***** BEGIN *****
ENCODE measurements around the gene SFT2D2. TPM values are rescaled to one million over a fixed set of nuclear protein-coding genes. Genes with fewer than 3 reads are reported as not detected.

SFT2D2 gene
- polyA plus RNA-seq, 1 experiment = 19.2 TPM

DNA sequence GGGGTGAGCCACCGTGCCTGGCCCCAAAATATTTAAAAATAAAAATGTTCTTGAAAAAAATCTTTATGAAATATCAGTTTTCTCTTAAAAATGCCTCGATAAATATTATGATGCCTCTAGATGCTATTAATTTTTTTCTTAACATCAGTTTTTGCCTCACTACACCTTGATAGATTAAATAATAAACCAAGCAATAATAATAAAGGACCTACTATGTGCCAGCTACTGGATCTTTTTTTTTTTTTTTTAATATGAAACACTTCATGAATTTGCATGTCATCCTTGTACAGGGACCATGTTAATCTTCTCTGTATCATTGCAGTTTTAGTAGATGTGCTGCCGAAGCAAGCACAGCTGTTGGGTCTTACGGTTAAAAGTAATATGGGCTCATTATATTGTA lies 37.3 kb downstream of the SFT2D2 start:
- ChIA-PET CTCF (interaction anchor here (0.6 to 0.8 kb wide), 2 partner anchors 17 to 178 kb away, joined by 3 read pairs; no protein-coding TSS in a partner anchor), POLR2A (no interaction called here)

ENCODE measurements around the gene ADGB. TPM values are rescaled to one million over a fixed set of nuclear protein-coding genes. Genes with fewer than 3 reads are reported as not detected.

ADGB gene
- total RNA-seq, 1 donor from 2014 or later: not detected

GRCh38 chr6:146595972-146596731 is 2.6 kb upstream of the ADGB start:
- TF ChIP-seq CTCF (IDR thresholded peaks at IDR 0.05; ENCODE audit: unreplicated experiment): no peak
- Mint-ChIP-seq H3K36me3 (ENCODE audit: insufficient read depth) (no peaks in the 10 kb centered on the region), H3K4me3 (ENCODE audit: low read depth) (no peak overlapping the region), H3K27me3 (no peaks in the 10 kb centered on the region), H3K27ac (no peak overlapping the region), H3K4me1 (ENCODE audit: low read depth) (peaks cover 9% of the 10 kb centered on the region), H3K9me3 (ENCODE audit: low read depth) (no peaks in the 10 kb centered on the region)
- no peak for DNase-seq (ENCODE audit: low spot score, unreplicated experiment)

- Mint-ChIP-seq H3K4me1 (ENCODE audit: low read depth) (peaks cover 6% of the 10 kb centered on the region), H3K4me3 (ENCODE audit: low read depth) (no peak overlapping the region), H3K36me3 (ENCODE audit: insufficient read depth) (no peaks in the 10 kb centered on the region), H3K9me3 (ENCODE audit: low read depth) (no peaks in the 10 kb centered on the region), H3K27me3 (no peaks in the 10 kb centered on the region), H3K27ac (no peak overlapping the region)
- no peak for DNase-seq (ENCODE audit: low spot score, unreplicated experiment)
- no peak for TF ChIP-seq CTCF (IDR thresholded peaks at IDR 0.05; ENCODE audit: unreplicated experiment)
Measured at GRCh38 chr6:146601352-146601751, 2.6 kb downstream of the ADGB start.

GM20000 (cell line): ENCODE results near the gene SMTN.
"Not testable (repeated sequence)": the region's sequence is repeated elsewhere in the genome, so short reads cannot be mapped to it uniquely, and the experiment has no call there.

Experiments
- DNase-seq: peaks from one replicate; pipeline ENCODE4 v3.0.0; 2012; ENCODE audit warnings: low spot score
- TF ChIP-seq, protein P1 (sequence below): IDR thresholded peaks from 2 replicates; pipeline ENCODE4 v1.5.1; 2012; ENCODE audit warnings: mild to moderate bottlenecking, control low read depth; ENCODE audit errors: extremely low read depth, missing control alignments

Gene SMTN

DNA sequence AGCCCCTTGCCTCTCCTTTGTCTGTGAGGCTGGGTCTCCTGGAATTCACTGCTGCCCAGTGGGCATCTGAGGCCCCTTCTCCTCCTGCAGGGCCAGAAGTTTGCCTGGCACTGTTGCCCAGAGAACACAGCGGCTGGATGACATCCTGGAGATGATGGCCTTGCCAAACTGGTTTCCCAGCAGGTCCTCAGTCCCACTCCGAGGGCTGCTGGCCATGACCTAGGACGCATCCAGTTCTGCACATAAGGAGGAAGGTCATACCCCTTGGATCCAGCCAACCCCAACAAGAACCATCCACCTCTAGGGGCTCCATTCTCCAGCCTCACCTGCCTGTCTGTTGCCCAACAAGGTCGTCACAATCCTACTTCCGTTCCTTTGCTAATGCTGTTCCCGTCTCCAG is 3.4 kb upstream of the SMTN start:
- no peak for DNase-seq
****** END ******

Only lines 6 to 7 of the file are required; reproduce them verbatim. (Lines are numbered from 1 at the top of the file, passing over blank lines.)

ENCODE measurements around the gene ADGB. TPM values are rescaled to one million over a fixed set of nuclear protein-coding genes. Genes with fewer than 3 reads are reported as not detected.

ADGB gene